The effects of Sports Authority’s decision to sell some or all of its assets, instead of pursuing bankruptcy reorganization, are unclear for for the chain’s nearly 500 stores.
The sporting goods chain with 10 stores in the Sacramento area filed for Chapter 11 bankruptcy in March, announcing plans to close 140 of its 463 stores and to reorganize its remaining business after reaching agreement with its creditors.
However, lawyers for the struggling, Colorado-based chain notified the federal bankruptcy court in Delaware last week that a reorganization plan had failed to get approval from creditors and lenders.
That prompted the decision to pursue the selling of assets, which some retail analysts quickly interpreted as the first move by Sports Authority to close all of its stores.
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The retailer called initial speculation that all stores will be closing premature.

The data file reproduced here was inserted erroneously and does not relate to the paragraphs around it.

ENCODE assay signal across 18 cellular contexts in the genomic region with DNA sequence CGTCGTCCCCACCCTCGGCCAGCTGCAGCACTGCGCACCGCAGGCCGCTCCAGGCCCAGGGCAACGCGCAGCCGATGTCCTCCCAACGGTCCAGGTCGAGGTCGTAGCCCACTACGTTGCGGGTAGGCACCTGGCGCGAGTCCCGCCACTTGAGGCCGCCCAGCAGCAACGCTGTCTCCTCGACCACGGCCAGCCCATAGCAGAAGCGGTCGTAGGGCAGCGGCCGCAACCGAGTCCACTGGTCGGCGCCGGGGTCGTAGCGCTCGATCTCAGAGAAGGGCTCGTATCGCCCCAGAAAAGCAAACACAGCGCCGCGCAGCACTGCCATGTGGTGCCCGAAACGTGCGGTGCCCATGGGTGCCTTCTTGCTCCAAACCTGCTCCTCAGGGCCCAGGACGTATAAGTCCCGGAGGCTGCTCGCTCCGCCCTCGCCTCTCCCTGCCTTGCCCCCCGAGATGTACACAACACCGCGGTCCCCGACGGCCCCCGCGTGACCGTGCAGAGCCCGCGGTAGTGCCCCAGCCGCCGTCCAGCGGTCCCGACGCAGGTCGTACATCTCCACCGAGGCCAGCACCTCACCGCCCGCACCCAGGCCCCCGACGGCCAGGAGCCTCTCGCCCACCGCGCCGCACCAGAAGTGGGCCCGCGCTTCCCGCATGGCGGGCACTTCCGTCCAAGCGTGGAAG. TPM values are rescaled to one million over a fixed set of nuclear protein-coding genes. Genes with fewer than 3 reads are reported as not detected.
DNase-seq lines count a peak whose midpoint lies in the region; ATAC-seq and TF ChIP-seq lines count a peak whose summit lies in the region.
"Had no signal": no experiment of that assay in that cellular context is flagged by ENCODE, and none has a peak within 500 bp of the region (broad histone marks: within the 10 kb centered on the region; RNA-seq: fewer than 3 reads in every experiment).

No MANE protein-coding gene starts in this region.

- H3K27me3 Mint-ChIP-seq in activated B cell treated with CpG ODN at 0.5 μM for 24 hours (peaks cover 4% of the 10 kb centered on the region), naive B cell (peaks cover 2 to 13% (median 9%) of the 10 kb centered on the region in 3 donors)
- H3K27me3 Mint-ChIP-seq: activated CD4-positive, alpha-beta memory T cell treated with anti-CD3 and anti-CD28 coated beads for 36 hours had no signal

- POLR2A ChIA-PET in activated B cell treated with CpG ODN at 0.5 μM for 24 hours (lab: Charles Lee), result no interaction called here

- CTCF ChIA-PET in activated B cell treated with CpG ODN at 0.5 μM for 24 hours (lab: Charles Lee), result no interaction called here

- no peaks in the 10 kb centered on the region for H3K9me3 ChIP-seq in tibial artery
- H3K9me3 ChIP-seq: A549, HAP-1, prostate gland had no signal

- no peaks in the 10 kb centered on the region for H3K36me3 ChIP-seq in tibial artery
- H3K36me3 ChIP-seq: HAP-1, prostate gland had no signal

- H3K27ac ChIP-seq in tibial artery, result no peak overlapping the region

A statement circulated to media on Monday said Sports Authority is “pursuing a sale of some or all of the business” and that there is interest from some potential buyers.
Sports Authority has 10 stores in the extended Sacramento region – two in Sacramento and individual stores in Citrus Heights, Folsom, Elk Grove, Roseville, Stockton, Modesto, Fairfield and Vacaville.
Sports Authority, which had nearly 15,000 part- and full-time employees at the time of its bankruptcy filing in March, reportedly is saddled with more than $1 billion in debt.
It has struggled in the highly competitive sporting goods sector, and analysts have pointed to Sports Authority’s large number of brick-and-mortar stores amid the increasing popularity of online shopping for sports equipment.
In 2006, Sports Authority agreed to be purchased in a leveraged buyout led by the Los Angeles-based private equity investment firm Leonard Green & Partners. That transaction was valued at $1.4 billion.